This image is intended as a tribute to Sergio Larrain, one of my favourite photographers. I particularly like Larrain’s image Passage Bavestrello which he took in Chile in 1952 and reconstructed it in a simplified fashion using techniques (such as the use of photographs of textured surfaces) I have employed in my other digital compositions. To see the image I based this work on and a discussion on the merits of Larrain’s work in general please see my blog post ‘A State of Grace’.

The journey to where we are

The more I read, and the more I try to lead a better life, the more convinced I become that our journey to God (or however you might want to describe it) is not one of going to something, but rather discovering what is already there. It’s as though what we are seeking is already present in every blade of grass, in the wind, in a drop of water, in the warmth of our soul.

A state of grace - the photography of Sergio Larrain

It seems that some photographers have the capacity to enter a special state and produce works of wonder. They can somehow see what we struggle to, and,seemingly without effort, produce work of ineffable beauty. Sergio Larrain (1931-2012) was one of those photographers, in my view one of the greatest that ever lived. One his most oft repeated quotes is also one of the most revealing and profound: A good picture is born from a state of grace.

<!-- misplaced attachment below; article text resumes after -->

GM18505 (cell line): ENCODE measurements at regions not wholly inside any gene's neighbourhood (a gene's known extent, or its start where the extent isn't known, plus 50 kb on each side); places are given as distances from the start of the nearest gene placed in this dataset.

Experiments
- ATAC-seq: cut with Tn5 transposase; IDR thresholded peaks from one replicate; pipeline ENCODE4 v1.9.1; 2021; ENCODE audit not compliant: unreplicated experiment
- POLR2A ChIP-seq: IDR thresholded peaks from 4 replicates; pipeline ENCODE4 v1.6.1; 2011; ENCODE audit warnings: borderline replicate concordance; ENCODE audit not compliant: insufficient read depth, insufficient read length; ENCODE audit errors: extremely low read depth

The Little Musk Deer

I suspect that for as long as there have been people there have been stories told to capture their imagination, echo their ideas and dreams and help them understand their fears. Stories often help to suggest and frame that which we cannot touch, but which we nonetheless feel is true. I have a lot of sympathy with Philip Pullman when he writes:

After nourishment, shelter and companionship, stories are the thing we need most in the world.

Love all that has been created

The great Russian writer Fyodor Dostoyevsky exhorted us to:

Love all that has been created by God, both the whole and every grain of sand. Love every leaf and every ray of light. Love the beasts and the birds, love the plants, love every separate fragment. If you love each fragment, you will understand the mystery of the whole resting in God.

I believe completely in this, and find the fundamental truth it contains echoed in many different places (for example poetry), and in other religious traditions as well as Christianity. It is of course, like all truth, easier to say and admire than to live by, but something of its essence is, at least in my perception, present in the greatest art, including photographs.